In the mid-1960s, Wheeler became a close participant in the nascent free improvisation movement in London, playing with Parker, John Stevens, the Spontaneous Music Ensemble and the Globe Unity Orchestra. Despite the above-noted accomplishments, much of his reputation rests on his work with smaller jazz groups. Wheeler's first small group recordings to gain significant critical attention were Gnu High (1975) and Deer Wan (1977), both for the ECM label (Gnu High is one of the few albums to feature Keith Jarrett as a sideman since his tenure with Charles Lloyd). One exception from the ongoing collaboration with ECM was his rare album on CBC called Ensemble Fusionaire in 1976. This had three other Canadian musicians and was recorded in St. Mary's Church in Toronto for a different character to the sound than on the ECM recordings. [6]

Wheeler was the trumpeter in the Anthony Braxton Quartet from 1971 to 1976. He was also a member of the chamber jazz trio Azimuth with John Taylor and Norma Winstone from 1977 to 2000. Their first release under this name was a 1977 album issued by ECM; two albums followed, with later albums coming in 1985 and 1995.

Later life

In 1997 Wheeler received widespread critical praise for his album Angel Song , which featured an unusual "drummerless" quartet of Bill Frisell (guitar), Dave Holland (bass) and Lee Konitz (alto sax). Wheeler recorded seven albums with CAM Jazz from 2005 to 2008 but returned to ECM to record his final album in 2013.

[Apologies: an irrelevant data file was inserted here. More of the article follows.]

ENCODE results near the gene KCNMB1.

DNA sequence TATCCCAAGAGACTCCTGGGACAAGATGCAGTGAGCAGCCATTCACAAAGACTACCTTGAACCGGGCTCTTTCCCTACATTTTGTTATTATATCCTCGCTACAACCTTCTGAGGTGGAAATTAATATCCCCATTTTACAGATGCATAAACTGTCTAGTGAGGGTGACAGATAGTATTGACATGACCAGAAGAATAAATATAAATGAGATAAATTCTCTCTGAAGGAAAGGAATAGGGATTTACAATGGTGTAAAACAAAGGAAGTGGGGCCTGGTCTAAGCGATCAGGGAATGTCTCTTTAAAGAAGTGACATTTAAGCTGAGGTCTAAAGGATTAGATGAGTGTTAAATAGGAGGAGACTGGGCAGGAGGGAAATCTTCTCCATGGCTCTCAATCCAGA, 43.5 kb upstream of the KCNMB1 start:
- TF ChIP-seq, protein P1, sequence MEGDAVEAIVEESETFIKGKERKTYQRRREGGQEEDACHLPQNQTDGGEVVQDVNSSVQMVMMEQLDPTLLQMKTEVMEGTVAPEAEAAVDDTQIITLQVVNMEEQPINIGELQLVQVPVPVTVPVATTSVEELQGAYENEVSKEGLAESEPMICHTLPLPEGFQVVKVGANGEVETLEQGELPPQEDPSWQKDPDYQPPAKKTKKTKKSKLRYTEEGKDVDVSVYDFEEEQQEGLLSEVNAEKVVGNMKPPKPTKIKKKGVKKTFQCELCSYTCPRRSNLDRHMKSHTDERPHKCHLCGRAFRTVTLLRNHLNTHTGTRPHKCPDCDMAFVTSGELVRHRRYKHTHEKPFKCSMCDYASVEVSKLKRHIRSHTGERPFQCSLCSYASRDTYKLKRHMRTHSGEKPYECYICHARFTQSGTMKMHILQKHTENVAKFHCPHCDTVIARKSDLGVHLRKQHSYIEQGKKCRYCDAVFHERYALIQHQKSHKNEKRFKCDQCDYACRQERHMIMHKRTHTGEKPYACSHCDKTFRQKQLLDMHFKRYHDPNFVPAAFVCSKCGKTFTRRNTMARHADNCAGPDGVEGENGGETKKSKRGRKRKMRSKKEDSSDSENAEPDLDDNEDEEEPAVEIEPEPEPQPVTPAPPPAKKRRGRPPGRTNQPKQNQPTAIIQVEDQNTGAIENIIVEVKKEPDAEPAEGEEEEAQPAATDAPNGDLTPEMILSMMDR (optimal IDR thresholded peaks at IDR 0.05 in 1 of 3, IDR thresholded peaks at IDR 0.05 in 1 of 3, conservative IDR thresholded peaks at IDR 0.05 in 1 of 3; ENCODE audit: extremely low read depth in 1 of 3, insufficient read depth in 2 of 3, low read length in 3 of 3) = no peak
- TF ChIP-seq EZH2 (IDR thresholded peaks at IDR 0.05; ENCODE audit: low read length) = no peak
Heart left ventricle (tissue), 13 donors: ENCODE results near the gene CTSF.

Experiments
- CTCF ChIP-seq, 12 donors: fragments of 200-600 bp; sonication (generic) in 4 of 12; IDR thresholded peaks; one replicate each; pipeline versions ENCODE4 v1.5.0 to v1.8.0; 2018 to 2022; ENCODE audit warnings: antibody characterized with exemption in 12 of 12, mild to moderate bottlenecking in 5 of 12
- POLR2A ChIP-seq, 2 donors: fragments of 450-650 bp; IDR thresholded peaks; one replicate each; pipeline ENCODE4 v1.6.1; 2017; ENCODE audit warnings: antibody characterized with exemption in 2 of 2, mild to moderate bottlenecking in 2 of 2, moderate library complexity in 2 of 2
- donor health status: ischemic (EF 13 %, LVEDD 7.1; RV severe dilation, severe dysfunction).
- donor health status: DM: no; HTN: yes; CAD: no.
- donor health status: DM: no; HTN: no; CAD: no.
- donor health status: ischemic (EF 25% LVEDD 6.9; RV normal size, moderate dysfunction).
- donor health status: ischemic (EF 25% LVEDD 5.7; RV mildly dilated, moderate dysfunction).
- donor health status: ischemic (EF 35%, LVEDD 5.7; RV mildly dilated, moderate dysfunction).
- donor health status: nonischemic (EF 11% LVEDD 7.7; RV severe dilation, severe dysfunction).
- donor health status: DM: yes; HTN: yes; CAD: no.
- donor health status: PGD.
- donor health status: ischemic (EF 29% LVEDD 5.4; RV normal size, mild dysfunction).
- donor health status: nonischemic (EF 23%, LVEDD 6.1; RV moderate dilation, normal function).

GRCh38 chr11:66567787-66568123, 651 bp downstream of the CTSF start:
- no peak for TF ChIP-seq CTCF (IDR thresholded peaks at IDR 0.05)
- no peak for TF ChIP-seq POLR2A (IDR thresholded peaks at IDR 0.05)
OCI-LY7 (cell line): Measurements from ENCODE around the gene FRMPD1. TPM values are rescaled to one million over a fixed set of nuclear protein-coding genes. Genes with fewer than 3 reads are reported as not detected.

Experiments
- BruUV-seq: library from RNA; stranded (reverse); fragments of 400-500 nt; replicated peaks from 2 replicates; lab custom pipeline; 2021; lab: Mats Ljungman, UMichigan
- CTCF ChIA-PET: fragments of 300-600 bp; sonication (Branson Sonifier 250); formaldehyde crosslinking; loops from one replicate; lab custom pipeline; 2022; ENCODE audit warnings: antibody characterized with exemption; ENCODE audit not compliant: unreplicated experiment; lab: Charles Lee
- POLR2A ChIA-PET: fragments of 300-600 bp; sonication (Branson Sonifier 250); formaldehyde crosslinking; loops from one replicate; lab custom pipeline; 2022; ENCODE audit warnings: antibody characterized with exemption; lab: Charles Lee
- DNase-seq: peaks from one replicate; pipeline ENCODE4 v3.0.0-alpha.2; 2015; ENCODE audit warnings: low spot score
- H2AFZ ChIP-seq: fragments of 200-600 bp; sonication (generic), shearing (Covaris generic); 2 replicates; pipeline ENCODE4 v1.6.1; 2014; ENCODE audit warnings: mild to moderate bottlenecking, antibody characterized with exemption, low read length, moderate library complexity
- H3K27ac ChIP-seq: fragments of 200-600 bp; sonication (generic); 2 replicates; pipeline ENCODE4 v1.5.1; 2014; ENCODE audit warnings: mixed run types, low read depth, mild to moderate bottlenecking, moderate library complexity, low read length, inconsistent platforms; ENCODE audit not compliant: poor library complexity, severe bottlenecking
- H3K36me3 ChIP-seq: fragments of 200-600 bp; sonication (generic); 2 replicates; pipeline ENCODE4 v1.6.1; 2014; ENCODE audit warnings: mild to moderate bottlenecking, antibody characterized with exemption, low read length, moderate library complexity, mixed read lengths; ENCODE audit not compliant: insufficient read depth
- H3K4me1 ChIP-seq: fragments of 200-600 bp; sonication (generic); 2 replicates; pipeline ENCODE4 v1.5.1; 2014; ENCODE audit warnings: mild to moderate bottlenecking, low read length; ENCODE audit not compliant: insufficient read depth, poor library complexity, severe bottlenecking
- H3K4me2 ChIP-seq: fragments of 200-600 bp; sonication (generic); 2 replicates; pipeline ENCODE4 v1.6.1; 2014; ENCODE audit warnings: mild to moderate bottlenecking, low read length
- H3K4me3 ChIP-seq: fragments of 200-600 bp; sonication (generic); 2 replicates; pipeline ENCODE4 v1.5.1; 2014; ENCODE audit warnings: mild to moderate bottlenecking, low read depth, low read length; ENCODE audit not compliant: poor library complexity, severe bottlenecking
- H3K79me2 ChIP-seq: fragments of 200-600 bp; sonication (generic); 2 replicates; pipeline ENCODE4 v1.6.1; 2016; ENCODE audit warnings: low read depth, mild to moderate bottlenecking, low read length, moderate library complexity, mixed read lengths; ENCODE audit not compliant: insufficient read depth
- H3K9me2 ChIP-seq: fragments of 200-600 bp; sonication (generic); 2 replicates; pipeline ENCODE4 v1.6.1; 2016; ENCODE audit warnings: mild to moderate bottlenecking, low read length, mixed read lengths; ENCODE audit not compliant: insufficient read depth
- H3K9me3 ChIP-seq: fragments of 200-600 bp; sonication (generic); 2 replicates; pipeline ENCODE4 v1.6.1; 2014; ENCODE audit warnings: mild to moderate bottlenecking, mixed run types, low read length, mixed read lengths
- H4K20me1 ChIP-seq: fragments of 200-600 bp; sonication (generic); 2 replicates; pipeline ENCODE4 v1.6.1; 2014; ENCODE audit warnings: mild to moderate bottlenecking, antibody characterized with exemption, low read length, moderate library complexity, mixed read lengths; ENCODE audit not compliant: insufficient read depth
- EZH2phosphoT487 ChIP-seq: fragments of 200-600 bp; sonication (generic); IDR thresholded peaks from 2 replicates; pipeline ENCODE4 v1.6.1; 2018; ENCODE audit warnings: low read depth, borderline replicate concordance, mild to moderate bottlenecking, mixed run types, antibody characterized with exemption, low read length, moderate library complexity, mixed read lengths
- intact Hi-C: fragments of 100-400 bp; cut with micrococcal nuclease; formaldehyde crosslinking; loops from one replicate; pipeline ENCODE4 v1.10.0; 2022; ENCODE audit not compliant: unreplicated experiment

Wheeler died after a short period of frail health at a nursing home in London on 18 September 2014. He was 84 years old. [7]

Discography

As leader/co-leader

Collaborations with John Taylor

As Azimuth

Other collaborations

As sideman

With Tommy Smith

With John Abercrombie

With Rabih Abou-Khalil

With George Adams

With Pepper Adams

With the Berlin Contemporary Jazz Orchestra

With Jane Ira Bloom

With Anthony Braxton

With Jakob Bro

With Bill Bruford

With Rainer Brüninghaus

With Steve Coleman

With Collective Consciousness Society

With Graham Collier

With Paolino Dalla Porta

With John Dankworth With Pierre Favre

With Claudio Fasoil

With Bill Frisell

With Globe Unity Orchestra

With Paul Gonsalves

With Dave Holland Quintet

With Philly Joe Jones

With Chris Kase

With Andy Middleton

With Joni Mitchell

With Louis Moholo-Moholo

With Enrico Pieranunzi

With Wadada Leo Smith

With Thomas Stabenow

With David Sylvian

With John Surman

With Ralph Towner

Ernst Vranckx

With Fabio Zeppetella

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References

  1. Steve Huey. "Kenny Wheeler | Biography". AllMusic . Retrieved 2015-03-12.
  2. "Psi musicians". Emanemdisc.com. Retrieved 2015-03-12.
  3. "ECM 1691". Ecm-records.com. Retrieved 2015-03-12.
  4. "Archived copy". Archived from the original on August 14, 2012. Retrieved 2012-10-08.CS1 maint: archived copy as title (link) CS1 maint: bot: original URL status unknown (link)
  5. "Psi 2004 CD releases". Emanemdisc.com. Retrieved 2015-03-12.
  6. On Wheeler's career to the late 1970s see Roger Cotterrell,‘Kenny Wheeler: Speaking Softly but Carrying a Big Horn’ Jazz Forum 57 (Jan 1979), 38-41.
  7. "RIP, Kenny Wheeler". Ottawa Citizen.com. Retrieved September 18, 2014.
  8. Album entry on JakobBro.com